What of the
帰還宣教師よりーFrom Returned Missionaries
Editor's Note: We are grateful that Norman Shumway who has written an autobiography has kindly agreed to share the chapter about his first mission along with pictures for a nine-part series which will run every other week. This is the second segment..
Since his first mission, Norman and wonderful wife, Luana, have served in Japan two more times. From 1996-99, Norman was president of the Okayama Mission for two years and the Hiroshima Mission for one when the Okayama Mission was closed. They have also served as the public affairs missionaries in Japan. Recently they completed another public affairs mission at the United Nations.
Memories of my First Mission-Part 7
MISSION HOME ACTIVITY
We were allowed to conduct minimal missionary activity, usually during evening and weekend hours. We occasionally held street meetings at Ebisu, Shinjuku and Roppongi. I enjoyed maintaining a teaching load of just a few investigators. One of them, a young man who was attracted to the Church by English classes held at a military base, was Yoshiharu Hayakawa. After he studied for almost five months, I baptized him in the font of the mission home on 25 February 1957.
I enjoyed some fun outings on our weekly day off. One was a trip to the Kabuki (Japanese classical drama and dance) with two of my favorite companions, Elders Lundberg and Morgan. We fortified ourselves with large bowls of soba (noodles) before entering the theater, and then sustained ourselves during the five and one-half hour performance by consuming a sashimi bento (box lunch). Over time, I came to admire the themes and artistry of the Kabuki performances. (Picture from Wikipedia)
Another memorable destination was Mt. Fuji. I managed to climb it on two occasions. (The Japanese have a saying that a person is wise to climb it once, but only a fool will climb it twice.) Climbers customarily trek through the night, striving to reach the summit in time to greet the rising sun. On my first ascent the weather was bad and we could not even see into the crater, but the second climb (one year later and with different companions) rewarded us with a beautiful sunrise and view of the Pacific Ocean as the world began a new day. (Picture of missionaries at top of Mt. Fuji)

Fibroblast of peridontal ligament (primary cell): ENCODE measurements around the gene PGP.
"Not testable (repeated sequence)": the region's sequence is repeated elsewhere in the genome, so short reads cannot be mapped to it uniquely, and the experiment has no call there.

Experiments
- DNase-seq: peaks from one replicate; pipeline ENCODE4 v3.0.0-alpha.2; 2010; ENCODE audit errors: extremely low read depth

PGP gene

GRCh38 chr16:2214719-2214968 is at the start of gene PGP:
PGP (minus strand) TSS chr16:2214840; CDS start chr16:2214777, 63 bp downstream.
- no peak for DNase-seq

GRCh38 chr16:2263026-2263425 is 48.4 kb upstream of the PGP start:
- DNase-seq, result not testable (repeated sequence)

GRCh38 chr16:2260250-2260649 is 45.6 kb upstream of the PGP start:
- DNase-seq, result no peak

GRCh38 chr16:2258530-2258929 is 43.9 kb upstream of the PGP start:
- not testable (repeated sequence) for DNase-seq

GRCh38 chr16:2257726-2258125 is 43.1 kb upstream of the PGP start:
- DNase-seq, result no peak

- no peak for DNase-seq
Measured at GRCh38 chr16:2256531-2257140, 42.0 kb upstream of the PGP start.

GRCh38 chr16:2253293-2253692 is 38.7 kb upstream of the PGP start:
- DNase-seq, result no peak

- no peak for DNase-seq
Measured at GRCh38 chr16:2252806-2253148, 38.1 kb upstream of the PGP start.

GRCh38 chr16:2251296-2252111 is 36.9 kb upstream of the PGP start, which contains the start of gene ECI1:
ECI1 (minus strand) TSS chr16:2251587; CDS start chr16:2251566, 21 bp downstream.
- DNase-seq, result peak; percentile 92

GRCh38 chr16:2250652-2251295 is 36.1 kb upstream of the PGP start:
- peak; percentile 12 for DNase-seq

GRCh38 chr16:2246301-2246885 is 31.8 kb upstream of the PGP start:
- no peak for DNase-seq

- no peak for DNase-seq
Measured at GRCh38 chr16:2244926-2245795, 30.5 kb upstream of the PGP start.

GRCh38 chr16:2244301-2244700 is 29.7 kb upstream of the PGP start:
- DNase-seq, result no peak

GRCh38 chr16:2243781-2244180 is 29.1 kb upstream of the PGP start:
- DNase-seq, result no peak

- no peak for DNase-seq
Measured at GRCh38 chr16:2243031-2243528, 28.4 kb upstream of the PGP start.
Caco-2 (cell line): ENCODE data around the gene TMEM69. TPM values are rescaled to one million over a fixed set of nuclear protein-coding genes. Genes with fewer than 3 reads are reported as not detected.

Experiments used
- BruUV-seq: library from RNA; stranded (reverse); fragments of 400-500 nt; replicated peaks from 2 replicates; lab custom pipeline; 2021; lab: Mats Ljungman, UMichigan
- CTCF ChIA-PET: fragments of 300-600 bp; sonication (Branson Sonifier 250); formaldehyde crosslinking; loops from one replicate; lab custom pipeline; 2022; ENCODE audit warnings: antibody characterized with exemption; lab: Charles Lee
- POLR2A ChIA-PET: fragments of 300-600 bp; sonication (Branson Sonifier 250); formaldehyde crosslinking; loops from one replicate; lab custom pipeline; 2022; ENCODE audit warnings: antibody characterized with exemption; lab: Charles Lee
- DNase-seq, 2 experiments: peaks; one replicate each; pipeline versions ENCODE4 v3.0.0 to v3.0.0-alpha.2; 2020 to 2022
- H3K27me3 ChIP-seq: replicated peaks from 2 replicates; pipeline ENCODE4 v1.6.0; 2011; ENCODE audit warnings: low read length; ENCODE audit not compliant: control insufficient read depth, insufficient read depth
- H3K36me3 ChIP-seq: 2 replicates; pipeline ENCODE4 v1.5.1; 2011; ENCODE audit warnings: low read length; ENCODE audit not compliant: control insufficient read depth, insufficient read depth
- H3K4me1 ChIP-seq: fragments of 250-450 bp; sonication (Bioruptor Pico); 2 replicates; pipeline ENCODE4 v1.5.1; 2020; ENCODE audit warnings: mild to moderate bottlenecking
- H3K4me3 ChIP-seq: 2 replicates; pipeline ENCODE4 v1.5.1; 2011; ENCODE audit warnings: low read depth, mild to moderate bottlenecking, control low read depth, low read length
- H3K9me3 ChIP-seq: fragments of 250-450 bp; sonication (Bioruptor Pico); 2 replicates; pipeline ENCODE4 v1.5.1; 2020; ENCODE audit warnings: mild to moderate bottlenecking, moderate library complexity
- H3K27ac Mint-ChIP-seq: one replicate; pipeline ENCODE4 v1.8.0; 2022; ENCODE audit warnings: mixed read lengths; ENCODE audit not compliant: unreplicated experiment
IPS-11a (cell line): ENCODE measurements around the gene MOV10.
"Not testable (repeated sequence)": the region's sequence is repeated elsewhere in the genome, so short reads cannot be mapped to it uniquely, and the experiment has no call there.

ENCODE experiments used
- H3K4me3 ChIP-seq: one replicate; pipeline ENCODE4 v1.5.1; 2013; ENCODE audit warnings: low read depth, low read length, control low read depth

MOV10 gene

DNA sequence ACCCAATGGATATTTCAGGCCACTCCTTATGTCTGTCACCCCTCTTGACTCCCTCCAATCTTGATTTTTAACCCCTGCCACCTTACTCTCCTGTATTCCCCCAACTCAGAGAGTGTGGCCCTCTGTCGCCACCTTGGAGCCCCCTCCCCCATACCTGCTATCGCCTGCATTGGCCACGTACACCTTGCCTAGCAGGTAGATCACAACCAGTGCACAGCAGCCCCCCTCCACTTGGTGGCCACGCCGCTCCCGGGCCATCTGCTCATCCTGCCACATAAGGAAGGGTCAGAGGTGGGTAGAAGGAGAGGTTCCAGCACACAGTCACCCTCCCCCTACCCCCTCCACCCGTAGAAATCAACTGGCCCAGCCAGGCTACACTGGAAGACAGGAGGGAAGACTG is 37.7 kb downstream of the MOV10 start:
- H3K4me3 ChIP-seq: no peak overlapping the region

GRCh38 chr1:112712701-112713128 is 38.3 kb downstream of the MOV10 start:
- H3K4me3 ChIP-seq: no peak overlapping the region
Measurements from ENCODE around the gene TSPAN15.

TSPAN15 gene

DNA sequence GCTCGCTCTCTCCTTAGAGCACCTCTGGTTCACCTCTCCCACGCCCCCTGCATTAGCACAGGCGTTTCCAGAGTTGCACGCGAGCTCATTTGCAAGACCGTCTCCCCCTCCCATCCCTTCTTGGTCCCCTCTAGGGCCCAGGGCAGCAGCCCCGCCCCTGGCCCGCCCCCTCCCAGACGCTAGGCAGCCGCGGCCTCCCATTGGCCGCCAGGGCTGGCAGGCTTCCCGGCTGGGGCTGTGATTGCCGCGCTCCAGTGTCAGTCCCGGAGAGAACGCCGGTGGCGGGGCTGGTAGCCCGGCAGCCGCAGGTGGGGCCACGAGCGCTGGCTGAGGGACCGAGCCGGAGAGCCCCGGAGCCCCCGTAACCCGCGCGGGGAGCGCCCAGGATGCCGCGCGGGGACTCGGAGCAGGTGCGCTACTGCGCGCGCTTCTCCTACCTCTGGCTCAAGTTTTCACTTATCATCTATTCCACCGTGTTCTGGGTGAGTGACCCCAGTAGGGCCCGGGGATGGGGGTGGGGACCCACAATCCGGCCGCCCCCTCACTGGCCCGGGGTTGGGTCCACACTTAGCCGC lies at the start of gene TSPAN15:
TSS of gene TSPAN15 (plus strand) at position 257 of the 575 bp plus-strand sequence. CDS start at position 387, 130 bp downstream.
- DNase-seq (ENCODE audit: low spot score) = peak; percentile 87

BOOK OF MORMON
While I was in the field and teaching, I used an edition of the Book of Mormon that had been translated by Alma O. Taylor and first published in 1909. Its language was archaic and almost unintelligible to readers some fifty years later. Tatsui Sato, who was fluent in English, began a retranslation of it shortly after he joined the Church in 1948. By the time I entered the mission home, he had completed his work and a formal review of it was begun in June 1956. The reviewers were the mission presidency (President Andrus, Elders Oniki and Lundberg), Tatsui Sato and Tomigoro Takagi. These brethren met for several hours each day, going over the manuscript word by word. Finally, on 29 October1956, it was announced that the First Presidency had granted permission to print the new edition of the Book of Mormon. This created a wave of excitement through the mission. (In the above left picture Tatsui Sato is standing left. Tomigoro Takagi is sitting on the right.)
The first printer’s proofs arrived in early April 1957, and I asked for and was given a copy for my personal study. Over the next few weeks, I found two or three kanji characters that were in error, missed by the proofreaders because they passed over the words so fast, but caught by me because I had to carefully pore over every expression written in kanji. Brother Sato made corrections and said he was grateful for my review. The first published copies were brought into the mission home by Brother Sato on 31 May 1957. On the next day, 4,000 copies were to be delivered. I took a copy upstairs and began to read it. I was thrilled at its comprehensiveness and the ease of going through it. (This picture shows the 1995 new translation edition of the Book of Mormon in Japanese complete with the change of the Kanji character from 経Kei, meaning scripture, to書Sho, meaning book, which replaced the 1957 edition. Another witness of Jesus Christ was also added to the title in this edition.)